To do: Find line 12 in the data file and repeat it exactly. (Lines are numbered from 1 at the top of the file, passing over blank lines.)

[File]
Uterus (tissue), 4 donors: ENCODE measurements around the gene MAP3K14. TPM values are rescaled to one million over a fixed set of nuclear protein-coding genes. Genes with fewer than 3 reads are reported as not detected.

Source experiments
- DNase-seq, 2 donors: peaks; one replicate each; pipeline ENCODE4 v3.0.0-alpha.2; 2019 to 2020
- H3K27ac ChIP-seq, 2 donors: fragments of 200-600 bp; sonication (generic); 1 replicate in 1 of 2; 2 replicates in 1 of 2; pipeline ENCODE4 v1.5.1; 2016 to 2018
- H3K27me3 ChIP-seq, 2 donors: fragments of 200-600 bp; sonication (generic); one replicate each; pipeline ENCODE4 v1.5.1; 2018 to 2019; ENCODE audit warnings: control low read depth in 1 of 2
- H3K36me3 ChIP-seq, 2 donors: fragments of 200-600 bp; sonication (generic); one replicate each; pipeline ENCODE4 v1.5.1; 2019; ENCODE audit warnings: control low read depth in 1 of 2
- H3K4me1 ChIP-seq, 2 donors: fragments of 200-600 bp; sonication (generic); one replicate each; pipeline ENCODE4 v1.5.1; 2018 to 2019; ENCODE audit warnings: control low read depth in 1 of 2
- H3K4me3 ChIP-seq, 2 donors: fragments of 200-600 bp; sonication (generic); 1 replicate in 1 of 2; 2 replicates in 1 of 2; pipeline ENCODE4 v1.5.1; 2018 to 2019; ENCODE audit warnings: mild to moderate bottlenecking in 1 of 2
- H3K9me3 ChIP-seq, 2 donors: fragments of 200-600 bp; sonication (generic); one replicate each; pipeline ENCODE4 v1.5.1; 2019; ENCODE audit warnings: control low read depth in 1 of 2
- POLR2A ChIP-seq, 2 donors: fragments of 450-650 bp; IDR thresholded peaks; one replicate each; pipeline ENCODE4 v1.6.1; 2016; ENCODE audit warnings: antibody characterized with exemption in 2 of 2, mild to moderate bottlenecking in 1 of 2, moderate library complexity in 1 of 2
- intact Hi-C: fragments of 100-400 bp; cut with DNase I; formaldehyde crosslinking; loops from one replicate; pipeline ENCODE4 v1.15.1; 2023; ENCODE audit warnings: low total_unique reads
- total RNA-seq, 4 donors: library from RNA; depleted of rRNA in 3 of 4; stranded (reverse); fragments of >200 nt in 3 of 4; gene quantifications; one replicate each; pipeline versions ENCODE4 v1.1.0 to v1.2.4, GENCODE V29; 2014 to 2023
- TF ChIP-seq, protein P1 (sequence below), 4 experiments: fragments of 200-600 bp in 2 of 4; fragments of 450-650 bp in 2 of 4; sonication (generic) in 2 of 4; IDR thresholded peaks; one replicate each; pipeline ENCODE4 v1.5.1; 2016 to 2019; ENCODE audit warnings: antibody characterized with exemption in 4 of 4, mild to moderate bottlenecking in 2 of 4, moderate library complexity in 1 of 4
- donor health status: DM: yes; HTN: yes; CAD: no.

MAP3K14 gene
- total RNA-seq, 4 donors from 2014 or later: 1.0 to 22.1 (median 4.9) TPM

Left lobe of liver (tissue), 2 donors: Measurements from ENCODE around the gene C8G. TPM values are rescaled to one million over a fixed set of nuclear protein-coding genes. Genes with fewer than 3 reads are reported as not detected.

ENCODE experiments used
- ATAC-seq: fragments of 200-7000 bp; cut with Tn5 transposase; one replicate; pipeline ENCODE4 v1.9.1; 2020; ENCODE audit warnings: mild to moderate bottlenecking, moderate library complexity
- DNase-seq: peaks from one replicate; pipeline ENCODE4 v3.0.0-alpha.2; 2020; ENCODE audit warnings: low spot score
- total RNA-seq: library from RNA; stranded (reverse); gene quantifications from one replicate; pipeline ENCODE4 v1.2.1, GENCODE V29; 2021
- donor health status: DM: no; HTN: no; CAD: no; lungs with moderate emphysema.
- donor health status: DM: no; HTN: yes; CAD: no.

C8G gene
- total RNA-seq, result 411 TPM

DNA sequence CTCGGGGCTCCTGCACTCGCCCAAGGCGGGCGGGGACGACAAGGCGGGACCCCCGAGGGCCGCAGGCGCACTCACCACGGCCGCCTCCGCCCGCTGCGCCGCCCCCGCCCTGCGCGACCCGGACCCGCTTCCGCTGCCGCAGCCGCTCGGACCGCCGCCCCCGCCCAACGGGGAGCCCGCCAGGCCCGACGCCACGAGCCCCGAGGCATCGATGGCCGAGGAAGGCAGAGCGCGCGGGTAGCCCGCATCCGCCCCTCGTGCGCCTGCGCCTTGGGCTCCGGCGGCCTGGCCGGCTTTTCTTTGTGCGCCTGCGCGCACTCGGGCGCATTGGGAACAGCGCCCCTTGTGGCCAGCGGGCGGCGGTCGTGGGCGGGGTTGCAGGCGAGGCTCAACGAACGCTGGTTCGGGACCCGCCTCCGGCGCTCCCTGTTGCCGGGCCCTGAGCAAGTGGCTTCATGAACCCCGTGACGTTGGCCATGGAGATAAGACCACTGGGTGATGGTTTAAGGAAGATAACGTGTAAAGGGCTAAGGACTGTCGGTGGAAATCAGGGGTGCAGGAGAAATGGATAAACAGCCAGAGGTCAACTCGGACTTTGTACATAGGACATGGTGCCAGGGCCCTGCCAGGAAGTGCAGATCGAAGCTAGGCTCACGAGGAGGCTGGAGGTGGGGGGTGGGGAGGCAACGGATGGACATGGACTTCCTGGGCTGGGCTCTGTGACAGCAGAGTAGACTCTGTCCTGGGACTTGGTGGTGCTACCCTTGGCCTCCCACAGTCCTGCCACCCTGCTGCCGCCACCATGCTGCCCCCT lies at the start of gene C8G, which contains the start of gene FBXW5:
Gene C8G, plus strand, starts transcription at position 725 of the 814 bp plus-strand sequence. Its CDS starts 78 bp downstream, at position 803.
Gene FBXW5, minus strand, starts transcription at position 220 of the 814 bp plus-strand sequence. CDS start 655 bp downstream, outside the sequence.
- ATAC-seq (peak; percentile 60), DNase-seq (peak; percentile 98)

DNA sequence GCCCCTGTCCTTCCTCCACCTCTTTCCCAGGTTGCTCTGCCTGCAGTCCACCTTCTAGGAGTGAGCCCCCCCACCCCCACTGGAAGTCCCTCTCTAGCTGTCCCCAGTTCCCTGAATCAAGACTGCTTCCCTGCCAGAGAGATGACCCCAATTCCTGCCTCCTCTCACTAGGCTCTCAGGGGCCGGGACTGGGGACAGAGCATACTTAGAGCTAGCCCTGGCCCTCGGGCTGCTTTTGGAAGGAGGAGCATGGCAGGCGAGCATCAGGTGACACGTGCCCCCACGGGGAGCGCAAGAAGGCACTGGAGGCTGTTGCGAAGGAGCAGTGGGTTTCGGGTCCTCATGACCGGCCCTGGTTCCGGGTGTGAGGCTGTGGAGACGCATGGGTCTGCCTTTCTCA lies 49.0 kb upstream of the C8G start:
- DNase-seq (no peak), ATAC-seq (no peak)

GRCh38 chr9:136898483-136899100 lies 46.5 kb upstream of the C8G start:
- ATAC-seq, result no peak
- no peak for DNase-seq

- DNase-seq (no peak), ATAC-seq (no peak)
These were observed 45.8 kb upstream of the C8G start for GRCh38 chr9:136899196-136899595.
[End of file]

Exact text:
- total RNA-seq, 4 donors: library from RNA; depleted of rRNA in 3 of 4; stranded (reverse); fragments of >200 nt in 3 of 4; gene quantifications; one replicate each; pipeline versions ENCODE4 v1.1.0 to v1.2.4, GENCODE V29; 2014 to 2023